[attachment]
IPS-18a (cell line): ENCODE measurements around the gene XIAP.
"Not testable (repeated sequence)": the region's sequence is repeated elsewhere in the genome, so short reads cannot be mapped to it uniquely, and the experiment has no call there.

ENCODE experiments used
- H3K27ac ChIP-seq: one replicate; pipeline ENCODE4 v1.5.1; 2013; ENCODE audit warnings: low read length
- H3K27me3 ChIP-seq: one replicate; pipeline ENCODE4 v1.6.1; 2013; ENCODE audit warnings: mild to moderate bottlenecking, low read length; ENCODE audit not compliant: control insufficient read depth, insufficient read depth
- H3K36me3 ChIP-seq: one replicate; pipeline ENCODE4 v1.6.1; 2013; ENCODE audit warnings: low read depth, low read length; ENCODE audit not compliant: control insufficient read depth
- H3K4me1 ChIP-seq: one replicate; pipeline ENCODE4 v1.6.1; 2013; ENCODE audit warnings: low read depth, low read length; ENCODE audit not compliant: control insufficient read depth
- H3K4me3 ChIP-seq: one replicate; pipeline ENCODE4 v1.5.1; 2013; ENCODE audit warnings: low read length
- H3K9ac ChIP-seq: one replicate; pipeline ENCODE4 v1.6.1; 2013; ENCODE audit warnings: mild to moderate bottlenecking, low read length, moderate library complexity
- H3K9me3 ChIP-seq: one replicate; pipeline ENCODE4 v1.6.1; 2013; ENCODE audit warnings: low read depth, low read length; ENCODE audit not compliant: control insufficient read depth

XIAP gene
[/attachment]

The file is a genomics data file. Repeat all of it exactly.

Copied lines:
IPS-18a (cell line): ENCODE measurements around the gene XIAP.
"Not testable (repeated sequence)": the region's sequence is repeated elsewhere in the genome, so short reads cannot be mapped to it uniquely, and the experiment has no call there.

ENCODE experiments used
- H3K27ac ChIP-seq: one replicate; pipeline ENCODE4 v1.5.1; 2013; ENCODE audit warnings: low read length
- H3K27me3 ChIP-seq: one replicate; pipeline ENCODE4 v1.6.1; 2013; ENCODE audit warnings: mild to moderate bottlenecking, low read length; ENCODE audit not compliant: control insufficient read depth, insufficient read depth
- H3K36me3 ChIP-seq: one replicate; pipeline ENCODE4 v1.6.1; 2013; ENCODE audit warnings: low read depth, low read length; ENCODE audit not compliant: control insufficient read depth
- H3K4me1 ChIP-seq: one replicate; pipeline ENCODE4 v1.6.1; 2013; ENCODE audit warnings: low read depth, low read length; ENCODE audit not compliant: control insufficient read depth
- H3K4me3 ChIP-seq: one replicate; pipeline ENCODE4 v1.5.1; 2013; ENCODE audit warnings: low read length
- H3K9ac ChIP-seq: one replicate; pipeline ENCODE4 v1.6.1; 2013; ENCODE audit warnings: mild to moderate bottlenecking, low read length, moderate library complexity
- H3K9me3 ChIP-seq: one replicate; pipeline ENCODE4 v1.6.1; 2013; ENCODE audit warnings: low read depth, low read length; ENCODE audit not compliant: control insufficient read depth

XIAP gene